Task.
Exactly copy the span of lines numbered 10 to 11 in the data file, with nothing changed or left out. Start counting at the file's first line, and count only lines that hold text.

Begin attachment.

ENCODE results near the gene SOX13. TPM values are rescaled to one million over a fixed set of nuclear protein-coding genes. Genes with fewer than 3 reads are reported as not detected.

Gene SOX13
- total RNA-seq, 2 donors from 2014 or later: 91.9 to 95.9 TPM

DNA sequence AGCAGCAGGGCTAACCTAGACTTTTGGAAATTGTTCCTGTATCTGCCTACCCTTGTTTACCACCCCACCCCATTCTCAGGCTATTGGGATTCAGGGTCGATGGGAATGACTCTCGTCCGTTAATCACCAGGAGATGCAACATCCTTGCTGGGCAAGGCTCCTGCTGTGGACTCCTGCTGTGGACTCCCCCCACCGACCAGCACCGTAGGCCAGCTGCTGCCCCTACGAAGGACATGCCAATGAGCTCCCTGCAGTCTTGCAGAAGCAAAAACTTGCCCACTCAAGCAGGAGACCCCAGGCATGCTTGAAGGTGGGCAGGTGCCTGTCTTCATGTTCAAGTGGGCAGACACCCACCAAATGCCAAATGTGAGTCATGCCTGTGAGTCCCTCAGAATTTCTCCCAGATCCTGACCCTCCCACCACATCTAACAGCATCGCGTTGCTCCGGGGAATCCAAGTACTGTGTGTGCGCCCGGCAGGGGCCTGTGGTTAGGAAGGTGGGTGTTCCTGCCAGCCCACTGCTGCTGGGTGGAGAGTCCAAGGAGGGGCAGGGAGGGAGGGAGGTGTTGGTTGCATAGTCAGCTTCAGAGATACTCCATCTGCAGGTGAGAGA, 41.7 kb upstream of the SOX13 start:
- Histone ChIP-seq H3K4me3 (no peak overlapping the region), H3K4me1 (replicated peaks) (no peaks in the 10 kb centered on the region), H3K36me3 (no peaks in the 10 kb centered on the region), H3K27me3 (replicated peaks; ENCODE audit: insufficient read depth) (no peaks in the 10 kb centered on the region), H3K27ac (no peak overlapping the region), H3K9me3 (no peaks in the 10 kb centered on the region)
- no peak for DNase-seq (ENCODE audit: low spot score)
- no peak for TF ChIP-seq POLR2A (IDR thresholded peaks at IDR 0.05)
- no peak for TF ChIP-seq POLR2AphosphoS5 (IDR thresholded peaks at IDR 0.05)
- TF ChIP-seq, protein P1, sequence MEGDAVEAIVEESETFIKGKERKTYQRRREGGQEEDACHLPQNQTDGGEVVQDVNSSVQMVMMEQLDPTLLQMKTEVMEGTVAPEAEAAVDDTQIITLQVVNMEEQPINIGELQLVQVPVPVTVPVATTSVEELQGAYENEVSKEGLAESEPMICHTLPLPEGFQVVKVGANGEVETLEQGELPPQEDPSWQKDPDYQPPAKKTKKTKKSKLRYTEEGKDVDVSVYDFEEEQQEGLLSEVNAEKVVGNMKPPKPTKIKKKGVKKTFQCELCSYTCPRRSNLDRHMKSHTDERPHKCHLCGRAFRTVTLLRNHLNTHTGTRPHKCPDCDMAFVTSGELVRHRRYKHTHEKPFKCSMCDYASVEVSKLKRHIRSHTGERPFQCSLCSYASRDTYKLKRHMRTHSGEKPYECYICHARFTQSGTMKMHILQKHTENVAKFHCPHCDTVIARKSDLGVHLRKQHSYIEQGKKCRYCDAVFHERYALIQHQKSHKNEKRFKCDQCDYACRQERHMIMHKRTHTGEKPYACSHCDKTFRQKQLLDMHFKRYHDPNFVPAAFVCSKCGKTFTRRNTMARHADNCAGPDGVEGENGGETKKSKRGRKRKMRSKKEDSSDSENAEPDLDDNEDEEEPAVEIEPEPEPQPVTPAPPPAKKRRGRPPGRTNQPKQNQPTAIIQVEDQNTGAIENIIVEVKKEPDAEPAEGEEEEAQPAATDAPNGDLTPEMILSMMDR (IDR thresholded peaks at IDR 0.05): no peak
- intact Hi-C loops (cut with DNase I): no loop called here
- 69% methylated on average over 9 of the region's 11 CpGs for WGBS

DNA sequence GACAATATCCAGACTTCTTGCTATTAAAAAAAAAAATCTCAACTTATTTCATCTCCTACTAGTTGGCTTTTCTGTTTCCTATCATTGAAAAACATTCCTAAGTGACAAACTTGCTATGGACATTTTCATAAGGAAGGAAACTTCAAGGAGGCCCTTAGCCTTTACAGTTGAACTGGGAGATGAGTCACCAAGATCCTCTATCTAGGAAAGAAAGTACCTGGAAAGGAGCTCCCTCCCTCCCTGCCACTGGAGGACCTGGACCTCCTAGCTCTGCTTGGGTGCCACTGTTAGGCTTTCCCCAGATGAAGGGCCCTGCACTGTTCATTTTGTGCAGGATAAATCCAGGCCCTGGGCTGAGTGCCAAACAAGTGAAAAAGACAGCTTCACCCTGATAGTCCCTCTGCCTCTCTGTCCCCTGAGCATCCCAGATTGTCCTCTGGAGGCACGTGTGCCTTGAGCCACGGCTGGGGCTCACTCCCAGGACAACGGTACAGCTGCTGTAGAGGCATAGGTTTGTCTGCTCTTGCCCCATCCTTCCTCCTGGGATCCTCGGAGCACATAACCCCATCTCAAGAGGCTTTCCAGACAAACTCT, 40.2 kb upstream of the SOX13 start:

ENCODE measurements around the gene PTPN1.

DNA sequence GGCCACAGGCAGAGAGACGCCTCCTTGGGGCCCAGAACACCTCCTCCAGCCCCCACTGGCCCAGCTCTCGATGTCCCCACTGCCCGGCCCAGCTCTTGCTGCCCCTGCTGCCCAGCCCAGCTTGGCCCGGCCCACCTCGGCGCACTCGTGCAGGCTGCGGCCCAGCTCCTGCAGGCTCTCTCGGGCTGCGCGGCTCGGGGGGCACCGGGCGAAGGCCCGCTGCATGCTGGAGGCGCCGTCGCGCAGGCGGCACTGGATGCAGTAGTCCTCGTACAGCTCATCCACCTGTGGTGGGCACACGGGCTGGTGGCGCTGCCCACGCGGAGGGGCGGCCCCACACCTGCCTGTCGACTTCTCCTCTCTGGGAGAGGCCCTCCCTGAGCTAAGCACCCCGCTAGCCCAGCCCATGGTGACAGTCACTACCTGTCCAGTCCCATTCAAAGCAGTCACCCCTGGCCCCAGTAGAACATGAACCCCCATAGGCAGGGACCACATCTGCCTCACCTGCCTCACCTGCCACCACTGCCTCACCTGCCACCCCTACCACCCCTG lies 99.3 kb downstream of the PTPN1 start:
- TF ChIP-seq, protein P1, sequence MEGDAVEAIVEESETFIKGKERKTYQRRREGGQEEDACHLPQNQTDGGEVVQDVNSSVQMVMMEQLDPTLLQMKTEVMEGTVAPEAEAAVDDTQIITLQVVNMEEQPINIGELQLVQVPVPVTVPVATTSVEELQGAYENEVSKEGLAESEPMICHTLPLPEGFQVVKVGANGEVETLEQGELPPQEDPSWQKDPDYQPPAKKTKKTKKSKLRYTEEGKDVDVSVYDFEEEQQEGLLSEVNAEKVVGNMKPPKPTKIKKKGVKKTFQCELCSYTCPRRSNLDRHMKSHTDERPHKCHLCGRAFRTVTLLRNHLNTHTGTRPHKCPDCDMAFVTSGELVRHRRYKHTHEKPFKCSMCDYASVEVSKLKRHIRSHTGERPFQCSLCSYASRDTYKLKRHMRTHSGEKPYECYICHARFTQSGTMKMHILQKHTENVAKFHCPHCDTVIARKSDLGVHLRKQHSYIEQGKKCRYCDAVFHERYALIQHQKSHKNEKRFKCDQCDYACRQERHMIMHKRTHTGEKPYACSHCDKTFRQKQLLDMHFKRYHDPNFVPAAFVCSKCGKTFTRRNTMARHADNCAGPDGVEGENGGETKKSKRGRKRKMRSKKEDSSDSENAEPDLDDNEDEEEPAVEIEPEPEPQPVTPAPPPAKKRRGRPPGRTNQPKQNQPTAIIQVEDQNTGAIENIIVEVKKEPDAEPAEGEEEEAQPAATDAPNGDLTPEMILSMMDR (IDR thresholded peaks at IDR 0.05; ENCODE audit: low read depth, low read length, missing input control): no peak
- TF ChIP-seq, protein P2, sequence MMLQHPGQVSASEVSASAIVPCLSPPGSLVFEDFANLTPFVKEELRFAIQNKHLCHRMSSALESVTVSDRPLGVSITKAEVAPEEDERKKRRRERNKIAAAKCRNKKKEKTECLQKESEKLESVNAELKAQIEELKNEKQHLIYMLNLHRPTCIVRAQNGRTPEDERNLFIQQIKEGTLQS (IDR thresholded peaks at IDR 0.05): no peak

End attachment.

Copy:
- intact Hi-C loops (cut with DNase I): no loop called here
- 69% methylated on average over 9 of the region's 11 CpGs for WGBS